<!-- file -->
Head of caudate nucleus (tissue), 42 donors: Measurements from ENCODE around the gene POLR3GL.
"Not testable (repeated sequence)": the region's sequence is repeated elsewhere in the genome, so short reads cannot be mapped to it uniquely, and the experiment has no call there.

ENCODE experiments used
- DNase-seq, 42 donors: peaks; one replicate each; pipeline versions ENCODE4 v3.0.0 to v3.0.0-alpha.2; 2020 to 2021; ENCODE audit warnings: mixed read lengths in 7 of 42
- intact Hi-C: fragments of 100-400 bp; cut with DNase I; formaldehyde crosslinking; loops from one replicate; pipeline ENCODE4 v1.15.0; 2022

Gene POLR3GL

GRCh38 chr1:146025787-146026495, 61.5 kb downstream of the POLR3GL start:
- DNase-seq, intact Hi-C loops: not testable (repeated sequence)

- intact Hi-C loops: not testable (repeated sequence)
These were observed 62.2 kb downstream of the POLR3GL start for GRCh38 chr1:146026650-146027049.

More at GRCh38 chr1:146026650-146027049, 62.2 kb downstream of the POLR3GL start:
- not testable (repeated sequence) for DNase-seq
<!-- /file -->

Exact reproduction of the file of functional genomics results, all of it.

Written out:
Head of caudate nucleus (tissue), 42 donors: Measurements from ENCODE around the gene POLR3GL.
"Not testable (repeated sequence)": the region's sequence is repeated elsewhere in the genome, so short reads cannot be mapped to it uniquely, and the experiment has no call there.

ENCODE experiments used
- DNase-seq, 42 donors: peaks; one replicate each; pipeline versions ENCODE4 v3.0.0 to v3.0.0-alpha.2; 2020 to 2021; ENCODE audit warnings: mixed read lengths in 7 of 42
- intact Hi-C: fragments of 100-400 bp; cut with DNase I; formaldehyde crosslinking; loops from one replicate; pipeline ENCODE4 v1.15.0; 2022

Gene POLR3GL

GRCh38 chr1:146025787-146026495, 61.5 kb downstream of the POLR3GL start:
- DNase-seq, intact Hi-C loops: not testable (repeated sequence)

- intact Hi-C loops: not testable (repeated sequence)
These were observed 62.2 kb downstream of the POLR3GL start for GRCh38 chr1:146026650-146027049.

More at GRCh38 chr1:146026650-146027049, 62.2 kb downstream of the POLR3GL start:
- not testable (repeated sequence) for DNase-seq